614 N.E.2d 748 (Ohio 1993), 92-115, Pons v. Ohio State Med. Bd.
|Citation:||614 N.E.2d 748, 66 Ohio St.3d 619, 1993-Ohio-122|
|Opinion Judge:||FRANCIS E. SWEENEY, SR., J.|
|Party Name:||PONS, Appellee, v. OHIO STATE MEDICAL BOARD, Appellant.|
|Attorney:||Porter, Wright, Morris & Arthur, William M. Todd and Terri-Lynne B. Smiles, Columbus, for appellee. Porter, Wright, Morris & Arthur, William M. Todd and Terri-Lynne B. Smiles, for appellee., Lee I. Fisher, Attorney General, Susan C. Walker and Diane M. Weaver, Assistant Attorneys General, for app...|
|Judge Panel:||MOYER, C.J., and A. WILLIAM SWEENEY, DOUGLAS, WRIGHT and RESNICK, JJ., concur. PFEIFER, J., dissents. PFEIFER, Justice, dissenting.|
|Case Date:||July 07, 1993|
|Court:||Supreme Court of Ohio|
Submitted March 16, 1993.
SYLLABUS BY THE COURT
When reviewing a medical board's order, courts must accord due deference to the board's interpretation of the technical and ethical requirements of its profession.
In 1970, appellee, Pablo A. Pons, M.D., became licensed to practice medicine in Ohio. Since then, he has specialized in obstetrics and gynecology. On November 9, 1989, appellant, Ohio State Medical Board ("board"), notified Dr. Pons that it proposed to take disciplinary action against him for violations of R.C. 4731.22(B)(6) (a departure from, or failure to conform, to minimal standards of care) and former R.C. 4731.22(B)(15) and its successor former R.C. 4731.22(B)(14) 1 (violations of medical ethics) in his treatment of a woman referred to as "Patient 1."
On January 30, 1990, a hearing was held before a hearing officer with regard to the board's allegations. The testimony and exhibits received at this proceeding and, as noted in the findings of fact, revealed that Dr. Pons was the treating physician of Patient 1 from around 1973 to March 26, 1984. Sometime in 1976, Dr. Pons began a sexual and emotional relationship with her. This relationship lasted until 1983.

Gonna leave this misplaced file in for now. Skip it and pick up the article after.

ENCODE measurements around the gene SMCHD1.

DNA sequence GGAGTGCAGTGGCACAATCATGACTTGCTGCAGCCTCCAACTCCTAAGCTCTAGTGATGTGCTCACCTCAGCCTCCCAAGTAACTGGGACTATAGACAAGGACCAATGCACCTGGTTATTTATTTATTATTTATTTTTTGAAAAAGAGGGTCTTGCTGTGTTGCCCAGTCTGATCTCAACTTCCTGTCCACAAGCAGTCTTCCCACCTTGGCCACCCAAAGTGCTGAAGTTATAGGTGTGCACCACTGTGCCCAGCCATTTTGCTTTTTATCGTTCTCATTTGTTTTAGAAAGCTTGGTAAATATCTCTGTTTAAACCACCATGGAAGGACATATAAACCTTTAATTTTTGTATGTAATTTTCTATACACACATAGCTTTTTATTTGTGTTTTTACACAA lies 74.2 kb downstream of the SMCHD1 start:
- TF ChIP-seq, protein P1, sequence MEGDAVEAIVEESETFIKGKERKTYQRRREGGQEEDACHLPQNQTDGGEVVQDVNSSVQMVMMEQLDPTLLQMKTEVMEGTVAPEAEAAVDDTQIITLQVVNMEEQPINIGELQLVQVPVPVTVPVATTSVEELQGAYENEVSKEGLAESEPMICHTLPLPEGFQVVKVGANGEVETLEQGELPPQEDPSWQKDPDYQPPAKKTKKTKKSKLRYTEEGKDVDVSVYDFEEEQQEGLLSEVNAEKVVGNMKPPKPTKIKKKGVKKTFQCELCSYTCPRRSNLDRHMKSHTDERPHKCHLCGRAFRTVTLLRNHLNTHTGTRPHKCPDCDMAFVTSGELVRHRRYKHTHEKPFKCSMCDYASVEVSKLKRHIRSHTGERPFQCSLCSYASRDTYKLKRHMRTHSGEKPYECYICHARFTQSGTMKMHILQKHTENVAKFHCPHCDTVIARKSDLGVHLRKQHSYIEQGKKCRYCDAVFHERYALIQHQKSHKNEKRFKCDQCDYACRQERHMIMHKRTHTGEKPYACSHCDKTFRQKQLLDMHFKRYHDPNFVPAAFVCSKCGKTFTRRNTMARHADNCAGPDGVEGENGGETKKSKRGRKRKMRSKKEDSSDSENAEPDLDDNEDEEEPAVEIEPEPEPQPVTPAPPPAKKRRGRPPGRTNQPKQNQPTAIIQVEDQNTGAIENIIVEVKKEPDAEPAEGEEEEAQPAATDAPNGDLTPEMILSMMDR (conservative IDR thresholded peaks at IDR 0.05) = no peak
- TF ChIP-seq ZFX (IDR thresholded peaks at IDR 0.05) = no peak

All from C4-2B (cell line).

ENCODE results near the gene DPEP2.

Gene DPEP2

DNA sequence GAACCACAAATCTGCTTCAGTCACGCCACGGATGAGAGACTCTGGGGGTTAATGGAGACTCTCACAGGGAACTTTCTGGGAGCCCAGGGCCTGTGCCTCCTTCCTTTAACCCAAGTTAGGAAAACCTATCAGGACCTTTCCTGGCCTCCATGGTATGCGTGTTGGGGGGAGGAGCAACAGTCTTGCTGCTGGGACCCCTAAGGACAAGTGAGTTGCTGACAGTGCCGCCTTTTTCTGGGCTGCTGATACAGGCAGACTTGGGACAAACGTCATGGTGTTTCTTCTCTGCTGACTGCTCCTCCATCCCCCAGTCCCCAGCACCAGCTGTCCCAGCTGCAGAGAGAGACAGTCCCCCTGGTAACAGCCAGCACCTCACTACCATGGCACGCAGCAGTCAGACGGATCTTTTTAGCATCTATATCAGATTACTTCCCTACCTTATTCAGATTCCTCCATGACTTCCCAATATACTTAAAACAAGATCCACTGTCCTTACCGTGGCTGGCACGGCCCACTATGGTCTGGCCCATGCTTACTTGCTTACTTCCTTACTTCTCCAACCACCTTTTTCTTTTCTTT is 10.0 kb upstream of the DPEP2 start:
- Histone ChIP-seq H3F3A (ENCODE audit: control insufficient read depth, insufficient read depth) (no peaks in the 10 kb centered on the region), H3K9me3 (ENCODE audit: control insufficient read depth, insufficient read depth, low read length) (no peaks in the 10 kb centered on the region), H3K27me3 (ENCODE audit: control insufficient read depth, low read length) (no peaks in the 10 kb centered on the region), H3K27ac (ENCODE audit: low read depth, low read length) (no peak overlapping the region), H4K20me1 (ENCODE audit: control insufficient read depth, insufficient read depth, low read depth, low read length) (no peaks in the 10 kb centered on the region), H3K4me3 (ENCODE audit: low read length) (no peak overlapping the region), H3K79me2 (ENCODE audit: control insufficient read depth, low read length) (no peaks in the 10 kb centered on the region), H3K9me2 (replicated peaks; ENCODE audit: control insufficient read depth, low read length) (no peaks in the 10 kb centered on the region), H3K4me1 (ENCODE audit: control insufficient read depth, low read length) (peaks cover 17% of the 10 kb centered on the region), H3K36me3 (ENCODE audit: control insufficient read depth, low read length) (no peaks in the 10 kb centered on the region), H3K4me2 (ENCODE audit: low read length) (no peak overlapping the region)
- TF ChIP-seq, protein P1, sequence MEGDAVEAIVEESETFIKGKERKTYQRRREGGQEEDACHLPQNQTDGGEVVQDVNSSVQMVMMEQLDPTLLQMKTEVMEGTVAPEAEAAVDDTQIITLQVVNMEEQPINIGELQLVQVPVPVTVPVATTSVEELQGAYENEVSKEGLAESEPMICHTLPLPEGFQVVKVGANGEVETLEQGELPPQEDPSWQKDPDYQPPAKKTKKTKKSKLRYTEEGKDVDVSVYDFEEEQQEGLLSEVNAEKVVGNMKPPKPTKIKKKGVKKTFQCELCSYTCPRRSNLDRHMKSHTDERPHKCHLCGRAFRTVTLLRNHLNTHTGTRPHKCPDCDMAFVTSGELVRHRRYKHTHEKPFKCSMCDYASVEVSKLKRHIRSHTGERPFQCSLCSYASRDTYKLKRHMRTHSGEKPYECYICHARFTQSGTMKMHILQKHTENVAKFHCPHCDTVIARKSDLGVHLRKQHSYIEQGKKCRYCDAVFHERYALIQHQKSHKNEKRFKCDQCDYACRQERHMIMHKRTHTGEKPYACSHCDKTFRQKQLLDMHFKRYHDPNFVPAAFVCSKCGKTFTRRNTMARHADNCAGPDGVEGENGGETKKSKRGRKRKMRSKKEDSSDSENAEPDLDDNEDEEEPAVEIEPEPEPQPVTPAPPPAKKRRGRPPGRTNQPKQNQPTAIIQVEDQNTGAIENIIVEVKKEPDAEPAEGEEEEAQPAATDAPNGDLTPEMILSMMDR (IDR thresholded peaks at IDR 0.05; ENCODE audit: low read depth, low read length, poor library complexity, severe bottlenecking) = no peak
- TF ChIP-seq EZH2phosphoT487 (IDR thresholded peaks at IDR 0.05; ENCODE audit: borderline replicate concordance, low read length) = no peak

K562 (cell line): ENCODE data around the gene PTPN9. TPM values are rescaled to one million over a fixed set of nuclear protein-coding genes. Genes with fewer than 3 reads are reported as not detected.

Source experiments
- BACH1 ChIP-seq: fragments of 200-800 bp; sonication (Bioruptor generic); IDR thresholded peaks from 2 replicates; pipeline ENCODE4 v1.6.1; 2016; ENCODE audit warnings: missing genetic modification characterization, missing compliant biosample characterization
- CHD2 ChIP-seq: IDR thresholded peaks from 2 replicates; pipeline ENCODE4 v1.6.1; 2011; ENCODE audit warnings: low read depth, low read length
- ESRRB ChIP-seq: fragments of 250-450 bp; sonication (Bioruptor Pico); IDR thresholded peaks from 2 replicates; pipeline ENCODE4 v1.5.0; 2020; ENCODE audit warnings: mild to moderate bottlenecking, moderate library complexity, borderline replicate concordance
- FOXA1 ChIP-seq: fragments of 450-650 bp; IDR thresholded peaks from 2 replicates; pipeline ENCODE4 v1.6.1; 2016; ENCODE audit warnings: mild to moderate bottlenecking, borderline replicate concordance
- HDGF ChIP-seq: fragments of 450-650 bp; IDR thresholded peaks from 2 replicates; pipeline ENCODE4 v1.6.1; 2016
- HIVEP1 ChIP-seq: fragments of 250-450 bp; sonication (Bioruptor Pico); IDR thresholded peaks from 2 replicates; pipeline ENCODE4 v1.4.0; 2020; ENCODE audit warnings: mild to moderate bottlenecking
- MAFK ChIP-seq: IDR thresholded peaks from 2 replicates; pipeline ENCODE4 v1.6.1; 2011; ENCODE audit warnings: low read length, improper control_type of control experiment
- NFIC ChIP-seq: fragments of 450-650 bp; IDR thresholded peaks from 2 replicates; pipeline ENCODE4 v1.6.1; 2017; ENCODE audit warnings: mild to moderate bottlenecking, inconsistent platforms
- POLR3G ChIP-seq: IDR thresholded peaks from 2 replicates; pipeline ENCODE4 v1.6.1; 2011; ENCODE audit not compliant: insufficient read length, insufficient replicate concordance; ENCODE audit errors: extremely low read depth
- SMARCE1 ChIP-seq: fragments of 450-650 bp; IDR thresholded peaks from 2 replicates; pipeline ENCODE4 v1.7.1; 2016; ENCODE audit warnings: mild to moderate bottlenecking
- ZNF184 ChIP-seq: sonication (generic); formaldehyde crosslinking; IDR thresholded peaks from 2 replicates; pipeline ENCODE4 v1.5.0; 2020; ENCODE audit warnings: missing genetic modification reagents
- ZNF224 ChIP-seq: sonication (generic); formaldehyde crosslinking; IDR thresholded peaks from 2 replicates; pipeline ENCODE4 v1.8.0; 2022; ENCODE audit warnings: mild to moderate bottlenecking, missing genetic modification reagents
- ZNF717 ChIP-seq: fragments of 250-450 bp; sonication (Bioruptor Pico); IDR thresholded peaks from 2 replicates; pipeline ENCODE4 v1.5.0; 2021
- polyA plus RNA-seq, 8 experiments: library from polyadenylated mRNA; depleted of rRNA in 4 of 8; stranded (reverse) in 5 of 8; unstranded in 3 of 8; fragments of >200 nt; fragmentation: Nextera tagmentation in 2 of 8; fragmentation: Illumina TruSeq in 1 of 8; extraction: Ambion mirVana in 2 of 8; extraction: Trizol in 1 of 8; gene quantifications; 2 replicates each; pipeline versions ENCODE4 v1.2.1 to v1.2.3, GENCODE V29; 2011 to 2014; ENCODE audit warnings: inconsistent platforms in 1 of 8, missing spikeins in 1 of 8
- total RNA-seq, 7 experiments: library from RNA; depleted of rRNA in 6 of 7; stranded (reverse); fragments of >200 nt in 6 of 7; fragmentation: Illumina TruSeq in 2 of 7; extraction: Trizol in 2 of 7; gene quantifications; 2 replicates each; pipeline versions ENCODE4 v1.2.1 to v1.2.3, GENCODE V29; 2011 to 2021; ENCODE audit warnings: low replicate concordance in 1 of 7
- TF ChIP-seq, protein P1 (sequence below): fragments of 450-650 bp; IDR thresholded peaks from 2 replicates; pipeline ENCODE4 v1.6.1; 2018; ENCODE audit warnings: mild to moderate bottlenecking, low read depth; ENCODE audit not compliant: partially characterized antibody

Dr. Pons first saw Patient 1 in 1973, when he had been called as a consult by her family physician to perform a therapeutic abortion for her. In large part, the medical indication for the abortion was Patient 1's severe anxiety, anxiety which arose from the birth of a previous child with Down's Syndrome. Dr. Pons was aware of this previous history of psychiatric problems, including Patient 1's treatment and subsequent hospitalization for these problems.
Prior to the beginning of their sexual relationship, Dr. Pons continued to treat Patient 1 for periods of depression and anxiety. At one point, in 1975, [66 Ohio St.3d 620] Dr. Pons counseled Patient 1 and her husband regarding their marital difficulties.
From 1974 to March 1984, Dr. Pons served as Patient 1's exclusive physician. He treated her for all her gynecological problems. He also provided non-gynecological
medical care, such as treatment for back pain (severe enough to warrant hospitalization), and the removal of a mole or cyst from Patient 1's shoulder because Patient 1 refused to see other physicians.
When Patient 1 became pregnant with his child in 1983, Dr. Pons ended his sexual relationship with her, yet continued to professionally treat her throughout the pregnancy, serving as her attending obstetrician at the birth. Dr. Pons terminated his professional relationship with Patient 1 in March 1984. At this time, Patient 1 was exhibiting severe depression and Dr. Pons recommended psychiatric treatment.
Expert medical testimony was also provided. The expert witness, Dr. George P. Leicht, opined that Dr. Pons' overall care departed from the minimum standards of care of similar practitioners under the same or similar circumstances because the sexual relationship placed Dr. Pons in a very compromising position in which, as an objective individual, he would have difficulty in rendering appropriate guidance and care.
In addition, Dr. Leicht believed Dr. Pons violated several provisions of the American Medical Association Principles of Medical Ethics for his failure to deal objectively and honestly with the patient and exhibiting a lack of respect for her dignity. Also, Dr. Pons failed to adhere to ethical principles when he neglected to seek a consultation regarding Patient 1's apparent psychiatric problems.
After hearing this evidence, the hearing examiner concluded that Dr. Pons had violated R.C. 4731.22(B)(6), (14) and (15). She filed her report and recommendations to that effect. After considerable discussion, the board approved and confirmed the findings of fact and conclusions of law, yet adopted an amended order. The board's order revoked Dr. Pons' certificate to practice medicine and surgery, stayed the revocation, and indefinitely suspended his certificate for not less than one year, subject to conditions. 2
Pursuant to R.C. 119.12, Dr. Pons filed an administrative appeal to the Franklin County Common Pleas Court. The common pleas court affirmed, finding that the board's order was supported by reliable, probative and substantial evidence, and was in accordance with law. Upon further appeal, the court of appeals vacated the judgment of the common pleas court and [66 Ohio St.3d 621] remanded the cause to the board with instructions that the finding as to violations...
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